Miracles of faith


 Some of them very unusual. Take the case of  the  shrine of Vadakkunathan, Thrissoor, Kerala.

The most striking  feature  about the presiding deity Lord Vadakkunnathan is that it is always covered with a thick   coating  of ghee. No matter how  hot  and humid  the temperature  may be, the ghee  never melts. For days, months and years the ghee remains in place but never becomes rancid or emits any offensive smell. Nor can one find any insects or ants.

The next on the list is the 500 year old  Karni Mata Temple at Deshnok village around 30 km from Bikaner. It is the only temple of its kind in the world where rats are revered, fed and allowed to roam freely and the devotees are warned to be careful so as not to crush one under their feet.

If you crush one, the only penance is donating a rat made of silver or gold.The belief is  that Karni Mata is an incarnation of Goddess Durga and the rodents are her blessed ones. The rats never venture out of the temple boundary.

The sighting of a white mouse, which is a rarity among the temple rats  is considered auspicious. There is elaborate arrangement for boarding and lodging of rats.

No diseases associated with rats has been reported ever in this shrine. The prasad is first offered to rats and water that the sacred rodents  drink is considered sacred too.
Then there are also a couple of mazars (tombs) of rival Sufis in the spiritual town of Amroha in Uttar Pradesh. One is dominated by scorpions while another is the playground of donkeys.

But neither do the scorpions harm any devotee nor do the donkeys desecrate the mazar or its campus. Both the mazars are situated a few furlongs apart. One mazar is of revered Sufi-saint Shah Wilyat Amrohi, and the other is that of Hazrat Khwaja Geso Daraaz.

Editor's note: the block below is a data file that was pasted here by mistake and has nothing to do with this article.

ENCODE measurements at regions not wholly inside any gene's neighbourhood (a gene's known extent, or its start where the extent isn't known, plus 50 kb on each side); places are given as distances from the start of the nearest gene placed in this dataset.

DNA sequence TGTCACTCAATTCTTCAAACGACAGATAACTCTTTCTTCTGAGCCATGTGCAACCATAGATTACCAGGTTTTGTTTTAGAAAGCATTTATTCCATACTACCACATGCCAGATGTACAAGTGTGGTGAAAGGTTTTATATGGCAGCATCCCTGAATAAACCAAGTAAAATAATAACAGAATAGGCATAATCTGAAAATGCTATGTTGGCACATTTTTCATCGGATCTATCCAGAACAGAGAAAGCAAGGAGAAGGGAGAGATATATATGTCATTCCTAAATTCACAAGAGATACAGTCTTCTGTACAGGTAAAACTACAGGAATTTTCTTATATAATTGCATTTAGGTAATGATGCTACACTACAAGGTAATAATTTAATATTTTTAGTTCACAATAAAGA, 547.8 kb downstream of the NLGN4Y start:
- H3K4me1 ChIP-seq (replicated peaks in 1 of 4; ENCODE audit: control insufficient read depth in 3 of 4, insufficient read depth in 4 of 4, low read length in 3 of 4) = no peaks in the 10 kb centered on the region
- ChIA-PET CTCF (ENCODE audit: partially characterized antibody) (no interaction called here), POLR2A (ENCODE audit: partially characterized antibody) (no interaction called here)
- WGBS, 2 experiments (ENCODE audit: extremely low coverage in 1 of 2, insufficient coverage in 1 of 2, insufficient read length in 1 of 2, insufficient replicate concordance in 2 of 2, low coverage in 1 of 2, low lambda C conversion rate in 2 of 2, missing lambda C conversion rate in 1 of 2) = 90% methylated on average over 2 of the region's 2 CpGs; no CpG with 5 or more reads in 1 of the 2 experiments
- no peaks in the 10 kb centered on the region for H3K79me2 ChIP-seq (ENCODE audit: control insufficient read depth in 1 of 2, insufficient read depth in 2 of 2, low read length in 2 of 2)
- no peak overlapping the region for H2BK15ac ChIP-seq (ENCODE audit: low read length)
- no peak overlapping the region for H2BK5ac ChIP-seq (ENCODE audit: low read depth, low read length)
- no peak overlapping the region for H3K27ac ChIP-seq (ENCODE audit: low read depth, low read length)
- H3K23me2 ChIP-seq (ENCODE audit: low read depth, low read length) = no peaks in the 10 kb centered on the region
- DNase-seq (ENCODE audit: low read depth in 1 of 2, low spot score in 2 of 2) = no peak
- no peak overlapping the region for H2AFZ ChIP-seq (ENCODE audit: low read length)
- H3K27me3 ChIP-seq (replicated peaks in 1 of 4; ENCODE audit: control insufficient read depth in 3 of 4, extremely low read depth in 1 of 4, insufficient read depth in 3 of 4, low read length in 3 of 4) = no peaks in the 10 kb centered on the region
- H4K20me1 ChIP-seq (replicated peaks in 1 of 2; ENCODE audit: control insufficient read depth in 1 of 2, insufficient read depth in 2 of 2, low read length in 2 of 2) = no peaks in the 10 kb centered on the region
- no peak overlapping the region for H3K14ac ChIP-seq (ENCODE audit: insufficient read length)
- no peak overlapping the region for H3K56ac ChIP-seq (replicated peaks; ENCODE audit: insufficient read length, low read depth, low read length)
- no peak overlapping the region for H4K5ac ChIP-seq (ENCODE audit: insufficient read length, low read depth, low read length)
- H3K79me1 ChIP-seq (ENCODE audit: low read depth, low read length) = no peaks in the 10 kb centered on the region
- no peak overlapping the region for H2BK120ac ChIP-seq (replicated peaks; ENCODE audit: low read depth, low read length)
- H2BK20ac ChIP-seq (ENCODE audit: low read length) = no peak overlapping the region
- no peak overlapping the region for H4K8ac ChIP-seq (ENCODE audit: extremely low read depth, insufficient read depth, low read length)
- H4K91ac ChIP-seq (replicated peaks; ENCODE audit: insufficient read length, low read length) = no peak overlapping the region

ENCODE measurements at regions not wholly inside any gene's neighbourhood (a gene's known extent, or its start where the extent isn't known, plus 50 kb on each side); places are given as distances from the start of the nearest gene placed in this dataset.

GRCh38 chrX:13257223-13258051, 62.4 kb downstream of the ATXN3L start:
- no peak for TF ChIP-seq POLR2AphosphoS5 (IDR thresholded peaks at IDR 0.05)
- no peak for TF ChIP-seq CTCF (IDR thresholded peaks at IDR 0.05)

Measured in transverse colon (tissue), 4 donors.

Shahwilayat migrated from Wasti (Basra in Iraq) in  1252 AD  to India to spread the message of God. He harboured the desire of finally settling in a place where mango and rohu fish could be found. He finally reached this place where he found mango and rohu in abundance.

The place was thus called Aam (mango)-Roha (rohu fish) or Amroha. However, his decision to settle down there, was objected to by Khwaja Nasruddin, a muslim saint already residing in the city. He sent a bowl overflowing with water.

The message was clear: this place was already spiritually full and there was no scope for another Sufi. Shahwilayat smiled, put a rose in the bowl and sent it back to Khwaja Nasruddin.

In anger, Khwaja Nasruddin said, “Your shrine will be dominated by scorpions.”  Shahwilayat sent back the message, “ Let it be, but they wouldn’t hurt my devotees.”
On the other hand, the Shahwilayat conveyed to Khwaja Nasruddin that his shrine would be a playground of donkeys.

Khwaja replied, “Yes, but they wouldn’t desecrate the shrine.”  Till today, the declarations of  the two Sufis are  ‘honoured’ by the  scorpions  and donkeys!

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